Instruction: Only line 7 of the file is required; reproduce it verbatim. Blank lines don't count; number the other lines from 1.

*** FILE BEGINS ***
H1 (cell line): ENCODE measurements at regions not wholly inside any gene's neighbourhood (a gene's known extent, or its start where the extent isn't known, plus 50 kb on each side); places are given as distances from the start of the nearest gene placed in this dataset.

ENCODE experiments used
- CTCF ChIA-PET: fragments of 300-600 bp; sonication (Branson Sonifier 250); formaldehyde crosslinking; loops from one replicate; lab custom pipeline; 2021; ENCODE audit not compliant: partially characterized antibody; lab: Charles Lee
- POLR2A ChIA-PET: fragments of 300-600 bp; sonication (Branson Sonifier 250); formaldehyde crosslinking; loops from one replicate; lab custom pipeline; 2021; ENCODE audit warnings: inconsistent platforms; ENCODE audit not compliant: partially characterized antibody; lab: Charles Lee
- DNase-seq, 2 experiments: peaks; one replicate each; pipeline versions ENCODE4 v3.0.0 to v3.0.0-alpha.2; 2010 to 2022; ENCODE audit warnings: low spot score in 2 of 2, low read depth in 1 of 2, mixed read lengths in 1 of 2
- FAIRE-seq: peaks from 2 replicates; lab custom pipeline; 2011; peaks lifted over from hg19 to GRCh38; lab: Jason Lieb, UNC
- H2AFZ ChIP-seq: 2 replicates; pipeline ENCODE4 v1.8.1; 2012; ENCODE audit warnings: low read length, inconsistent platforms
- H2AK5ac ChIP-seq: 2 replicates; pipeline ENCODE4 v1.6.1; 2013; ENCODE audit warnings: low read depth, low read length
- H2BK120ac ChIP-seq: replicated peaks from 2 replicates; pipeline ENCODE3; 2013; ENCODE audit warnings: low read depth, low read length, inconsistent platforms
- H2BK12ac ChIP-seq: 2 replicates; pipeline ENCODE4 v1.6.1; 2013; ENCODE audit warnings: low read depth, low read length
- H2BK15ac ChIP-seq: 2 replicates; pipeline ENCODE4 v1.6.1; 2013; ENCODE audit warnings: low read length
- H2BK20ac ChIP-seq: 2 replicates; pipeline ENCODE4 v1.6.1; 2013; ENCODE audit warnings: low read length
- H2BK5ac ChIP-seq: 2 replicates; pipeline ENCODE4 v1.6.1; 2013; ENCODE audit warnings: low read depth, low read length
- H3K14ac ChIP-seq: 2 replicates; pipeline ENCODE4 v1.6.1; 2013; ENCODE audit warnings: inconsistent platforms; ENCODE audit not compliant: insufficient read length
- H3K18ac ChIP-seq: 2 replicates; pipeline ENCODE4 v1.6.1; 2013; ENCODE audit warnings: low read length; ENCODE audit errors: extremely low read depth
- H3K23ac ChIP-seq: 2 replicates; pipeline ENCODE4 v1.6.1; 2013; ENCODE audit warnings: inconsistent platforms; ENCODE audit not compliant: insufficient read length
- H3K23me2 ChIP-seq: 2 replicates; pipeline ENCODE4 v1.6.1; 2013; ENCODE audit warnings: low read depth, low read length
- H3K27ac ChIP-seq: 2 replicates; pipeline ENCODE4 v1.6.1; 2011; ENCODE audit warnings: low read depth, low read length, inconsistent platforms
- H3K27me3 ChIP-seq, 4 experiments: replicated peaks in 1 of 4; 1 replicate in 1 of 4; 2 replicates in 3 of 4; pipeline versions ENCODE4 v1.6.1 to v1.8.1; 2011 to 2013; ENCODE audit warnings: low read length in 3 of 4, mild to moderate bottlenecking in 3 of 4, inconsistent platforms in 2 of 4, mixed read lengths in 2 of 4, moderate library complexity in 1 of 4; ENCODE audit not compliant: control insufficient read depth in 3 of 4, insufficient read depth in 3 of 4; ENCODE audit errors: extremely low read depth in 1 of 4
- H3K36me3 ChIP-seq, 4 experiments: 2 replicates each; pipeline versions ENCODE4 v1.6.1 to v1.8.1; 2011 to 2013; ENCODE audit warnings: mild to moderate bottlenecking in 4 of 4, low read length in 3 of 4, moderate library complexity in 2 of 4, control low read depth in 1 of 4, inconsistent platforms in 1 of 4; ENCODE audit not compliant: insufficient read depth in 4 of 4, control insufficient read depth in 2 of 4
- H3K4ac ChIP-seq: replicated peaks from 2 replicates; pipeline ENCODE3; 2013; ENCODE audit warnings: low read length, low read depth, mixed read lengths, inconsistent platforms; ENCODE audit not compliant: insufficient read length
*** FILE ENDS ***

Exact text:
- H2AFZ ChIP-seq: 2 replicates; pipeline ENCODE4 v1.8.1; 2012; ENCODE audit warnings: low read length, inconsistent platforms